Hacking Police Bodycams

Suprising no one, the security of police bodycams is terrible.

Mitchell even realized that because he can remotely access device storage on models like the Fire Cam OnCall, an attacker could potentially plant malware on some of the cameras. Then, when the camera connects to a PC for syncing, it could deliver all sorts of malicious code: a Windows exploit that could ultimately allow an attacker to gain remote access to the police network, ransomware to spread across the network and lock everything down, a worm that infiltrates the department's evidence servers and deletes everything, or even cryptojacking software to mine cryptocurrency using police computing resources. Even a body camera with no Wi-Fi connection, like the CeeSc, can be compromised if a hacker gets physical access. "You know not to trust thumb drives, but these things have the same ability," Mitchell says.

BoingBoing post.

Posted on August 15, 2018 at 6:04 AM • 25 Comments

Comments

chuckAugust 15, 2018 6:23 AM

Speaking of body-cams in general. I believe they create an asymmetric advantage for the cops: they record when it's convenient, turn of when it's not beneficial to their cause.

I think the proper procedure should be this: unless the whole encounter is fully recorded and proven unaltered, any doubt has to be for the benefit of the other party (not cops). So broken camera? Tough luck. Out of battery? Case thrown out. And so on.

echoAugust 15, 2018 7:21 AM

I agree. I have seen with my own eyes UK police turn cameras on and off to record a tilted narrative of events. I have also been told by other people they have witnessed this too.

This isn't the only abuse of UK police authority and power placing its thumb on the scales I know about.

We're into open secret territory here yet nobody takes action? The courts and official reports are littered with this kind of thing. I suspect the reason it goes nowhereis too many UK state officials are "hacking the system" from the inside. This is how UK cover-ups work.

TroyAugust 15, 2018 8:06 AM

I agree with Chuck.
Body cams should go on at beginning of shift, and stay on till they are securely docked to download and reset the footage.
No/missing footage? No pay for the day.

The only field-accessible control should be a tagging button to mark sections of footage to exclude for privacy (but still retained), or to make beginnings and endings of interactions.

ThothAugust 15, 2018 8:24 AM

@all
They could just yank the power from the bodycam if it has some sort of external power supply or attempt to unscrew or tamper the bodycam by removing batteries or even try to interfere with the chips themselves and nothing is going to stop them.

Bodycams are only guarantees for the authorities that use them because they can tamper with it and even give excuses and force a judge to make certain decisions via back channels and Nation Security clauses and laws.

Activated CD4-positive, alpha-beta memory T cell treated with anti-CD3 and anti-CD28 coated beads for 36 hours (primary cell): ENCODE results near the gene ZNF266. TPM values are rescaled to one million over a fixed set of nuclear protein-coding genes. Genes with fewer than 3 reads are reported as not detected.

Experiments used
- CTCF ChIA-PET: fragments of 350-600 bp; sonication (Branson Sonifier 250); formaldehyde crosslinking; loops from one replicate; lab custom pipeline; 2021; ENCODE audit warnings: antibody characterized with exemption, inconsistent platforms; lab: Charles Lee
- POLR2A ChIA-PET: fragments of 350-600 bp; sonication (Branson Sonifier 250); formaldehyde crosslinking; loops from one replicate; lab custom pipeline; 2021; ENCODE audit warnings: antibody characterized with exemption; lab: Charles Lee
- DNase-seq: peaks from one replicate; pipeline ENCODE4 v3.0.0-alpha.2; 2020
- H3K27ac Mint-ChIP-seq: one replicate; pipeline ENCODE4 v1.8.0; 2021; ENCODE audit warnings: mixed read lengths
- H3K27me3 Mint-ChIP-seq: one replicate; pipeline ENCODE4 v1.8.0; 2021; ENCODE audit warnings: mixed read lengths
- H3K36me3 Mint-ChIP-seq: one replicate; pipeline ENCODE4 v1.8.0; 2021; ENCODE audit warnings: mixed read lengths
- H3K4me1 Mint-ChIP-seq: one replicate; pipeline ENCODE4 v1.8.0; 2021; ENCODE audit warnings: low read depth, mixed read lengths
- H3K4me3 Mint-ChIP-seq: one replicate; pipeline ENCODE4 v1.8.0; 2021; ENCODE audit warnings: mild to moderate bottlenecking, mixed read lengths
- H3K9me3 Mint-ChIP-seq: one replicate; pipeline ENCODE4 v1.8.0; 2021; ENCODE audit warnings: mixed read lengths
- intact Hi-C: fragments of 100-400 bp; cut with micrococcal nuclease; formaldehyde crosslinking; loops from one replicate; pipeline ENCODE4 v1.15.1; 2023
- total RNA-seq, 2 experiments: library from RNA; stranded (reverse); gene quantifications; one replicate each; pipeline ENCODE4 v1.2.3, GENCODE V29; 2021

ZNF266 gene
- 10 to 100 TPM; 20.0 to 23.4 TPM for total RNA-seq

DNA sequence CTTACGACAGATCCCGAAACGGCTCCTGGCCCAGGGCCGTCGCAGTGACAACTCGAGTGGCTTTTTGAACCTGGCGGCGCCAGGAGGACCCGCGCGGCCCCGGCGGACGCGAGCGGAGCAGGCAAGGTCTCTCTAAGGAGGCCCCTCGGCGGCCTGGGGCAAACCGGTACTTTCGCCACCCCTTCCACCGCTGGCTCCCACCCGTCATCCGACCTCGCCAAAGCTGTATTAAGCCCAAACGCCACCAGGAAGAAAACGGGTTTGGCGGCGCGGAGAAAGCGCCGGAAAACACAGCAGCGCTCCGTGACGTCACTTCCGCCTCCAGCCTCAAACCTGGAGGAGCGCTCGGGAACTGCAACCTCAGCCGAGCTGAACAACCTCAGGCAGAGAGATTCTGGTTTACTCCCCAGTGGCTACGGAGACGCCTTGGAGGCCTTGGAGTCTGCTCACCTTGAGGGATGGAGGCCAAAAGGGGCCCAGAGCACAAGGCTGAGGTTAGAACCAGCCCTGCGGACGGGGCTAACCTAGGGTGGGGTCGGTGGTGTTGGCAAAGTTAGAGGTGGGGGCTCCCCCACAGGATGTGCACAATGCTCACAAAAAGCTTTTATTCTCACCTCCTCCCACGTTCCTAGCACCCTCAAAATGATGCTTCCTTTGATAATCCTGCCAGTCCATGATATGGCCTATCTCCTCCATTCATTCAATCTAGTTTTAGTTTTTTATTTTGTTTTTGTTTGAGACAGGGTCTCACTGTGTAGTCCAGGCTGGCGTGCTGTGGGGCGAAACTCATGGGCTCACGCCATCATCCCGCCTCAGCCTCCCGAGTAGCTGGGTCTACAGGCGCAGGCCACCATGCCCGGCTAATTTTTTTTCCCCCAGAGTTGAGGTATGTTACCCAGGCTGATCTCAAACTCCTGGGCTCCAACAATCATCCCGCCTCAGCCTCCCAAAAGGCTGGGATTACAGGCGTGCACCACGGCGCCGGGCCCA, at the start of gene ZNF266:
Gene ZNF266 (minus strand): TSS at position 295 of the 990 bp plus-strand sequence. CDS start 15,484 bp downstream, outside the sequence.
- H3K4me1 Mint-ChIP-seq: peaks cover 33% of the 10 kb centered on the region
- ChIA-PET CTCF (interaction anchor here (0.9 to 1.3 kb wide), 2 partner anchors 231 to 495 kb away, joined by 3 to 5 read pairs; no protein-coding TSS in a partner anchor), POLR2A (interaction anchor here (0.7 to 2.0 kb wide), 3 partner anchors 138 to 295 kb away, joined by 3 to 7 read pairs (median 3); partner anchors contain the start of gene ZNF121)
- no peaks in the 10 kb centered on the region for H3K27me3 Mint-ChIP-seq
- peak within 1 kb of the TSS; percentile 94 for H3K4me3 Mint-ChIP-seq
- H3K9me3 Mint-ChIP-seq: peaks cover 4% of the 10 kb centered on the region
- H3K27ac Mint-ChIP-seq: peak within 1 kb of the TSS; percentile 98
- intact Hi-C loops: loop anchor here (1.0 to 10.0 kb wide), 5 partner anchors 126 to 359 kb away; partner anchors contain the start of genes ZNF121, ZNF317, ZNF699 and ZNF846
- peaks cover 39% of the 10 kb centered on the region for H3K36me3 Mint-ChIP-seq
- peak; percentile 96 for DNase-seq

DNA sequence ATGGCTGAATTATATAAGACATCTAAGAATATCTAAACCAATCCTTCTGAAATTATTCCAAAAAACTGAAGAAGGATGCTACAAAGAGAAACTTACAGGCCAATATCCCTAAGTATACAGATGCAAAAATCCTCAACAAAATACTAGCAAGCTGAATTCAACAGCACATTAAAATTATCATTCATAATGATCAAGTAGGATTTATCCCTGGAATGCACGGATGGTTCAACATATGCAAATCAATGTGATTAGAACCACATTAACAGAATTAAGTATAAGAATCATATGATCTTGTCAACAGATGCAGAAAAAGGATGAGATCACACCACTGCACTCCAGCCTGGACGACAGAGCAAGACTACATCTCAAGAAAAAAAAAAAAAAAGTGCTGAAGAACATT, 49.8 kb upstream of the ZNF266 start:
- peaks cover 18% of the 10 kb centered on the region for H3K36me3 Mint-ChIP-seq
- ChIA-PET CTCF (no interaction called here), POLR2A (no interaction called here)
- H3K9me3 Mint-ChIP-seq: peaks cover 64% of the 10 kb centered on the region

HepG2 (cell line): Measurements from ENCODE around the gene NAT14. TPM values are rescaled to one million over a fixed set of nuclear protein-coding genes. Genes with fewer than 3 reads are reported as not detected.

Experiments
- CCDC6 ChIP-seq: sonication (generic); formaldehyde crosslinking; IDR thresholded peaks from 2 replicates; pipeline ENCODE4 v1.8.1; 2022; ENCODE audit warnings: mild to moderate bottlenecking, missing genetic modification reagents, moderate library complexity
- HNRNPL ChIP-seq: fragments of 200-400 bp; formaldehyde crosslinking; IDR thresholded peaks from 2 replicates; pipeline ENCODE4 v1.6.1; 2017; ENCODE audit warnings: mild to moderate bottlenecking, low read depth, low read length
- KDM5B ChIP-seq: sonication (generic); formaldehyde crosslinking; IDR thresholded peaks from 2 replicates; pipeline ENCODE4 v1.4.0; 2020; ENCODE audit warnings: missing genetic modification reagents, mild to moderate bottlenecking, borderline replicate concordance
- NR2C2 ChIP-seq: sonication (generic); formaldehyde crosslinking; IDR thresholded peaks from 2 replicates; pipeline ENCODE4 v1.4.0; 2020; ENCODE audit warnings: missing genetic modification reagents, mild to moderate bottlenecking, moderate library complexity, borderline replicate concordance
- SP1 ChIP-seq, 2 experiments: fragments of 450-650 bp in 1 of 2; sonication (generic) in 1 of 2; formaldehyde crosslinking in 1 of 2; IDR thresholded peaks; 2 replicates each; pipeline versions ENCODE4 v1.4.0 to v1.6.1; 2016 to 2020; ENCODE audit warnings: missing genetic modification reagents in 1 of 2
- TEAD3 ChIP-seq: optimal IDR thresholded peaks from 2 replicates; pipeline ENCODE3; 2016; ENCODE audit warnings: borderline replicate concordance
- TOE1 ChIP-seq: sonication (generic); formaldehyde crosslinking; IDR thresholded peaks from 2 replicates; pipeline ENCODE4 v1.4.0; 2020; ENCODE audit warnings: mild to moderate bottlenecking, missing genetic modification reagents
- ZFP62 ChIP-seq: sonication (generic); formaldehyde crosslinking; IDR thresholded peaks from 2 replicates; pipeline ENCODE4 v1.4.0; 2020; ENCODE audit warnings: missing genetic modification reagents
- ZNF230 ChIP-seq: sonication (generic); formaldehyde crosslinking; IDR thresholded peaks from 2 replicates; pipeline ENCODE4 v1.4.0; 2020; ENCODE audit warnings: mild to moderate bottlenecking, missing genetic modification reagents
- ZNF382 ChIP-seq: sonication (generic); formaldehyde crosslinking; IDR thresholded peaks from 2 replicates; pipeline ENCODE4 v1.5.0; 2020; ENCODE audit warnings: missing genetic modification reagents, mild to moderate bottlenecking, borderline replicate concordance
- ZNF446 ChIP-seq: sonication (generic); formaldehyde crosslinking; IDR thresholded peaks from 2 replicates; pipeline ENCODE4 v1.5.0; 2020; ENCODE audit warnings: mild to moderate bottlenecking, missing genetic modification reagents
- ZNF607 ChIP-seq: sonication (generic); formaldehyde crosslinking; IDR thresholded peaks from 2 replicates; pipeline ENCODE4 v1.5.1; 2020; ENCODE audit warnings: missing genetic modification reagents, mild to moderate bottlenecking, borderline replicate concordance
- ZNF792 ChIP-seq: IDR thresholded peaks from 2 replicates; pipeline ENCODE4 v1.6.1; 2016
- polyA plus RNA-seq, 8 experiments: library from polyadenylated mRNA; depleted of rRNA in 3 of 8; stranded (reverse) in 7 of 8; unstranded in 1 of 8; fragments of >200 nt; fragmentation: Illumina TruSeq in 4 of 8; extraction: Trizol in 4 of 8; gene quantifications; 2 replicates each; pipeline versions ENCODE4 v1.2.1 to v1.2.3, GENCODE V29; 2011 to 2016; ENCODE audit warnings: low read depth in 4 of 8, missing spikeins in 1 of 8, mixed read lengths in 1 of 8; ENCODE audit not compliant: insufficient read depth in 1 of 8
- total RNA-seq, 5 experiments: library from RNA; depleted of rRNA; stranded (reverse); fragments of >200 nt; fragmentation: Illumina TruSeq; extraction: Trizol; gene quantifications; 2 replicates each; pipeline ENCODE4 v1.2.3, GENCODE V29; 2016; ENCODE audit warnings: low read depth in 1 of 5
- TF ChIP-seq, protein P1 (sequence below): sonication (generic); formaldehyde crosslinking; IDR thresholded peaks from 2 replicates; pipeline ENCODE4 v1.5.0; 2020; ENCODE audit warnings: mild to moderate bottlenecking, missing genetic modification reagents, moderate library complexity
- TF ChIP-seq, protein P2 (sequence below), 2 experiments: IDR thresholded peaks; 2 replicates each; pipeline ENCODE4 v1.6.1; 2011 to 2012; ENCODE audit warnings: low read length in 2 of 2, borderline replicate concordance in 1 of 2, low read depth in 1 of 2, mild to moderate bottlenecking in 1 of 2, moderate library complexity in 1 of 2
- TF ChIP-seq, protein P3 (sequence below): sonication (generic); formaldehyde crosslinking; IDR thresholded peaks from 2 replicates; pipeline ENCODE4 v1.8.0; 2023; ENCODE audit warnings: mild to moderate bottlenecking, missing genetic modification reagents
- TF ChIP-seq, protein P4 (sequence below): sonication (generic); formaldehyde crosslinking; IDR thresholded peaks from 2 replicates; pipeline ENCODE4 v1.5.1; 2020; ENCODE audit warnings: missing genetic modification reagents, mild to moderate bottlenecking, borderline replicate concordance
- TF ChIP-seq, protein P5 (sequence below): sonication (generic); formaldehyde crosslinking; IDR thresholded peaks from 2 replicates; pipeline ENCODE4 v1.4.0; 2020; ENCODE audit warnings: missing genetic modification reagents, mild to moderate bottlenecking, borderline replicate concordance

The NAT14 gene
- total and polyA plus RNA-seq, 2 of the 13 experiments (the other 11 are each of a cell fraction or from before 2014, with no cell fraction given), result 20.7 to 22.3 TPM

What needs to be done is to protect consumer smartphone devices from attempted search and destruction of filmed encounters via one-way encryption and to upload events in a reliable fashion or at least to hide a copy of the video in some rubberhose virtual filesystem on the phone so that even if they are coerced to delete a plain copy of the video, a persistent one-way encrypted copy in a random memory location would make it difficult to find logically.

The one-way encryption portion can be done by loading a randomly generated RSA Public Key on the phone for asymmetric encryption of a symmetrically encrypted content.

The likes of splitting encrypted data into multiple chunks and using steganography to hide them into different plain looking files containing encrypted chunks could be useful.

Jeremy PAugust 15, 2018 8:38 AM

Yes, true. But it is more complex of a problem then just requiring that camera be left on. They can easily be disabled or obscured while remaining on, or conveniently lost of stolen when one realizes something went terribly wrong. This isn't to say that police are intentionally abusing them necessarily, but people are people. When we elevate this footage as a permanent infallible record and use it to prove one side, it must be definition be unedited and complete to be fair.

The only real way to have a fair system is to require full usage(no on/off), ensure content cant be materially edited or trimmed, have live streaming or severe penalties if cameras are disabled or go missing(as the lack of video is disproportionally unfair), and devise a system to automatically review and investigate footage(realistically many people in power exploit those under them due to the simple fact that those under wouldn't dare report the abuse or be believed). And there are probably other issues I haven't considered.

Speaking strictly technologically there are many show stoppers out of the gate for us to implement a system that is truly fair and can't just be exploited by those in power. Fidelity, limited PoV, reliability of the record, proof of authenticity, devise level security and tracking, infrastructure to collect and classify all the video, privacy or the recorded video, and unbiassed system to review and analyze the video for intentional or unintentional bias or exploitation. Without all these technical issues addressed I don't see the video footage as a true record and not just a persuasive narrative.